Since the first few years are when the brain is developing most rapidly, it makes sense to incorporate STEM concepts, skills and dispositions in early childhood education. Here are a few examples of learning experiences that introduce Science, Technology, Engineering and Mathematics through fun and engaging activities.
Use Open-Ended Materials
It is an unfortunate misconception that STEM activities need highly complex, expensive and store-bought games or tools. On the contrary, open-ended materials are great for STEM experiences as they offer children more than one way to play. Thus a jigsaw puzzle can be fitted together in only one way to make only one picture but blocks, beads, sticks, ribbons, stones and rings among others offer learners infinite possibilities for play. Children can use loose parts and other open-ended objects to line up, scatter, carry, knockabout, take apart, put together and redesign in myriad ways. Likewise, natural elements like water, sand, clay, dry leaves and pebbles can be arranged and rearranged in countless patterns. However, educators should ensure that such materials should promote sustained enquiry and discovery. For example, if a child shows particular interest in leaves, call attention to different patterns and arrangements of petals on flowers to introduce design and numeracy or use sorter blocks to extend discussions on shape and volume.
Contrary to popular opinion STEM and stories are not mutually exclusive – instead each can use the other to facilitate holistic learning. Some of the most impactful STEM experiences unleash the power of narratives to initiate the inquiry process and extend it to engaging with learning concepts. Educators can start the process by engaging children with popular stories like the Three Little Pigs or The Gingerbread Man. Once they are sufficiently interested, the educator can ask children to think of ways that the Gingerbread Man can cross the water safely and then make available tools for children to design their plans. Similarly the story of Three Little Pigs can used to identify different materials and consider what properties they have and how this suits them for different purposes. Such stories will encourage children to follow an “engineering design approach” besides practising cognitive skills like planning, hypothesis testing, problem-solving that are part of multi-step thinking projects.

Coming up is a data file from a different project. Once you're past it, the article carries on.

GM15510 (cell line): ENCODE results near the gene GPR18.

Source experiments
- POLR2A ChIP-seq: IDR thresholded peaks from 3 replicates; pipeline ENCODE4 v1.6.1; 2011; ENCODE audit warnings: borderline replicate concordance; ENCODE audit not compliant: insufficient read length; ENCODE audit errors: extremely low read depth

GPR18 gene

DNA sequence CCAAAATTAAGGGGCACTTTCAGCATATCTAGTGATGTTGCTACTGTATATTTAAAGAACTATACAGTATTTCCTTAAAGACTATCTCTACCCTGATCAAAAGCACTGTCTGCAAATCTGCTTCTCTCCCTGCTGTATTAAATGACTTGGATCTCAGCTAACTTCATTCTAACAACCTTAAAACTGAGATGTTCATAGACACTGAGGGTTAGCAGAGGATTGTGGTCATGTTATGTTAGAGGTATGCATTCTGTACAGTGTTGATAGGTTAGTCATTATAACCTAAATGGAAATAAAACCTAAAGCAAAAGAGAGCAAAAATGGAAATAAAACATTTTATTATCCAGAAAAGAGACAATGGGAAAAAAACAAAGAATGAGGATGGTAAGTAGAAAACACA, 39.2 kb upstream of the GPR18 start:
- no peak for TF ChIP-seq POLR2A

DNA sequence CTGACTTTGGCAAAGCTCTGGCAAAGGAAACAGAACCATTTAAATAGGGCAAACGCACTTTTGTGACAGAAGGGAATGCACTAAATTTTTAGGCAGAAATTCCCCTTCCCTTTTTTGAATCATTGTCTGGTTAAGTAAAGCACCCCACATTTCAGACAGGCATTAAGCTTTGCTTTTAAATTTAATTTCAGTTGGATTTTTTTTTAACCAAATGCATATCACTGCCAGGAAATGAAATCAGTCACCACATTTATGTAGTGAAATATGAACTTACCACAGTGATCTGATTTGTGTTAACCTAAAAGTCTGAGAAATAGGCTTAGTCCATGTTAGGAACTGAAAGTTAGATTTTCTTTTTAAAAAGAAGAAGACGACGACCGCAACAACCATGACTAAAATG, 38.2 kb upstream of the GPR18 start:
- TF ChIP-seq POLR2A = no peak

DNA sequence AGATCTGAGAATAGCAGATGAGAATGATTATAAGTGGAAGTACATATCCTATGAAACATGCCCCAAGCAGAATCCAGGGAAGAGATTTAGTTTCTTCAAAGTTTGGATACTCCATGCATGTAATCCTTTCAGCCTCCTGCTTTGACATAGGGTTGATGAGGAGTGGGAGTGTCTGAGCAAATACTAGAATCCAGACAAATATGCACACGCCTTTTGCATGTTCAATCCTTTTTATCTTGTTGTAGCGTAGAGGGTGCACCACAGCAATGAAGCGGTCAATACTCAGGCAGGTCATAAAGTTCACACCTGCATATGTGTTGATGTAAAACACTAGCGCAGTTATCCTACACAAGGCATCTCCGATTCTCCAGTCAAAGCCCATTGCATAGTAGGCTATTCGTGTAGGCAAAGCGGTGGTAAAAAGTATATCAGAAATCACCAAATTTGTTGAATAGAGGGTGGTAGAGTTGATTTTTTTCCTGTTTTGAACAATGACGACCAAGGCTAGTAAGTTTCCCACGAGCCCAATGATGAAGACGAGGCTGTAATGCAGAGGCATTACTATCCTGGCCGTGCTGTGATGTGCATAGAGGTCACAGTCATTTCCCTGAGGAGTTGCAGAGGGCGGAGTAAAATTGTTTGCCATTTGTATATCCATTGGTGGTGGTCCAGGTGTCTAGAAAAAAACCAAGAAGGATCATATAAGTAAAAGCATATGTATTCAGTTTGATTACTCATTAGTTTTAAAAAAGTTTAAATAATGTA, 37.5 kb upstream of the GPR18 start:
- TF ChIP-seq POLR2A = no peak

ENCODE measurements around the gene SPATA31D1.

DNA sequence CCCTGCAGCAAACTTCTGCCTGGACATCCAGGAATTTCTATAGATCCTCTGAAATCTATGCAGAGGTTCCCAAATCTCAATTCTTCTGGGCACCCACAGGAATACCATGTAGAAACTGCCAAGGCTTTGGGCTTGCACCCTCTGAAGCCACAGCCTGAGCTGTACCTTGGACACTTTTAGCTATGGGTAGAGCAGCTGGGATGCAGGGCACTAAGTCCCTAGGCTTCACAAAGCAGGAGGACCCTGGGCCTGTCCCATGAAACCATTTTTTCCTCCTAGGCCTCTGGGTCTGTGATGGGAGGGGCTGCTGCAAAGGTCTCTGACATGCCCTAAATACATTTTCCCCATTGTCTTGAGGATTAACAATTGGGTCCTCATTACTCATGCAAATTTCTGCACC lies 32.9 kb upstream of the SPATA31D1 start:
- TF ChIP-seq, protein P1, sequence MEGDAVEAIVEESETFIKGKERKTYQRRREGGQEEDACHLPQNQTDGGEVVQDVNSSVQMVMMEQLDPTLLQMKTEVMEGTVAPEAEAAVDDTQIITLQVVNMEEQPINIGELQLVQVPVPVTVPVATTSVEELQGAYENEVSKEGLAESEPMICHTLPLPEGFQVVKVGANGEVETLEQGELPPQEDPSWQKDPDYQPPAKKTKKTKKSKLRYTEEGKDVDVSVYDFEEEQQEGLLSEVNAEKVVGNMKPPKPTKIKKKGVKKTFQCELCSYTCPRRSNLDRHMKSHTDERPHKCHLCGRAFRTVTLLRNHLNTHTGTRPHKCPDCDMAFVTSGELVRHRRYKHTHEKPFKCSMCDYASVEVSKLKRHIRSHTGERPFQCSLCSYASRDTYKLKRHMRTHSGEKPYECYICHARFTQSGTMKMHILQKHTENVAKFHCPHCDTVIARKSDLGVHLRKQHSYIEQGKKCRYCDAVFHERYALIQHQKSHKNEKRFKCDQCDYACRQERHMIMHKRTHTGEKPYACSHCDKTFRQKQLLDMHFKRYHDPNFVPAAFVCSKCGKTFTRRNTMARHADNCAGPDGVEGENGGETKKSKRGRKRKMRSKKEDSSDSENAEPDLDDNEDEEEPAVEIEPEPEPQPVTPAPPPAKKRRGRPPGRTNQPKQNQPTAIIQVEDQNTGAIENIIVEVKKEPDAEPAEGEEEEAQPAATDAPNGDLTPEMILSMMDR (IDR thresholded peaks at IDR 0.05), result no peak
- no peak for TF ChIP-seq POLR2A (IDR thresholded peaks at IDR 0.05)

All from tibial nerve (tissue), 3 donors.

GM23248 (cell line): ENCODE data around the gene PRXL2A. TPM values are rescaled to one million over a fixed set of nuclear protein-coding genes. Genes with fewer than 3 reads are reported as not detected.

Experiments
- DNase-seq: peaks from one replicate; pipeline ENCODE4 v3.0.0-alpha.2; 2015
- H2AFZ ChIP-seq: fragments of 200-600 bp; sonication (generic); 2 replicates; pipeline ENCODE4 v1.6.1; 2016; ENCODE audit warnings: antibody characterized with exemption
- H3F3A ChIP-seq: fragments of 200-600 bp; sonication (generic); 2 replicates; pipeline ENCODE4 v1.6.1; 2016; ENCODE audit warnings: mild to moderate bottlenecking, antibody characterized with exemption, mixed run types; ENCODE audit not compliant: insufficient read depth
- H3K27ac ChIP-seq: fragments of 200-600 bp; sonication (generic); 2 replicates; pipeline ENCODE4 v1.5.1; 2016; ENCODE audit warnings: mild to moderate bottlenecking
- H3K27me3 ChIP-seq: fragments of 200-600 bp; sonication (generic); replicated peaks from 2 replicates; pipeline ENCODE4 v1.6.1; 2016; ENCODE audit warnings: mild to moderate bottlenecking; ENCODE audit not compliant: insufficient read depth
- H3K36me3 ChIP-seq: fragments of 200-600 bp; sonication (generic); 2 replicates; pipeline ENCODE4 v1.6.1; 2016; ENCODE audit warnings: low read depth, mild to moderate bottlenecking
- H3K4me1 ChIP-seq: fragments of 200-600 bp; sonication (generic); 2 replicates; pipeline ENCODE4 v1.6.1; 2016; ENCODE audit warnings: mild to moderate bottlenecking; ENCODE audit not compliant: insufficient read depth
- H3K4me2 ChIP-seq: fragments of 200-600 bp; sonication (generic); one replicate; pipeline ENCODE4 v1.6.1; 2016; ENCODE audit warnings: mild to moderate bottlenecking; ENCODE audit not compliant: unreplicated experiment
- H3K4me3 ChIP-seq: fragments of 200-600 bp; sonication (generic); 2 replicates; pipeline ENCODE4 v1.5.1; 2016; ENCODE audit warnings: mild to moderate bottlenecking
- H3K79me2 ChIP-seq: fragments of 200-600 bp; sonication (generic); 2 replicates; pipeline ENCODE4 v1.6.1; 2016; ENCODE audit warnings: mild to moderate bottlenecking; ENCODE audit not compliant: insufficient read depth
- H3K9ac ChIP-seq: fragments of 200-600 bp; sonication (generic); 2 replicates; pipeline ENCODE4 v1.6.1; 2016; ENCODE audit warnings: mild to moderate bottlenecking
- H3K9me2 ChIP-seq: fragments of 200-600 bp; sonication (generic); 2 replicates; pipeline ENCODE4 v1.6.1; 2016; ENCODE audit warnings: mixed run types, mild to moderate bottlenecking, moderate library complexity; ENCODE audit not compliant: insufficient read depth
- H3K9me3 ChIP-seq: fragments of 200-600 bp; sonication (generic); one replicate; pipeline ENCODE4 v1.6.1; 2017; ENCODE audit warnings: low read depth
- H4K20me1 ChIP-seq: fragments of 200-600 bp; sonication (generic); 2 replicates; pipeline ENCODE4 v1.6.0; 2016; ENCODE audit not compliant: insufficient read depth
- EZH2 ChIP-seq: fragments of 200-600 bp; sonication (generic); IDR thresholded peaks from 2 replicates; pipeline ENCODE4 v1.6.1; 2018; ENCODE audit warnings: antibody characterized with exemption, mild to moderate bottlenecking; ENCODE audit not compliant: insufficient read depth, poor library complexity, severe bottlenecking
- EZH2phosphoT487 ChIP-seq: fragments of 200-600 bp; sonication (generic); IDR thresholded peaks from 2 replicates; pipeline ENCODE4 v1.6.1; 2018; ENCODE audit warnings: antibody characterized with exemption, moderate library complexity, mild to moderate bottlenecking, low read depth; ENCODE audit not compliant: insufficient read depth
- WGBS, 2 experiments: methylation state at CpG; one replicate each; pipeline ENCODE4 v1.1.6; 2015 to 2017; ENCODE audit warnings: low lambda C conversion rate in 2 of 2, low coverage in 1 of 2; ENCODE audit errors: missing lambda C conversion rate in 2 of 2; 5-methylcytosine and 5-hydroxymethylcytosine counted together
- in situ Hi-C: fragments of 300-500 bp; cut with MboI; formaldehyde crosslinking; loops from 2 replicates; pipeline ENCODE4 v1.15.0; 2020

Connect To The Real World
Plan STEM experiences that help children connect to real world skills and settings. For example educators can simulate grocery shopping to teach the basics of counting and calculating. Similarly let kids have fun making and tasting sorbet which can then be used to introduce different states of matter for water or the concept of heat and temperature
Here are more strategies for implementing STEM: Introducing STEM To Children In Early Childhood Settings
STEM:More Than An Acronym, Belonging Early Years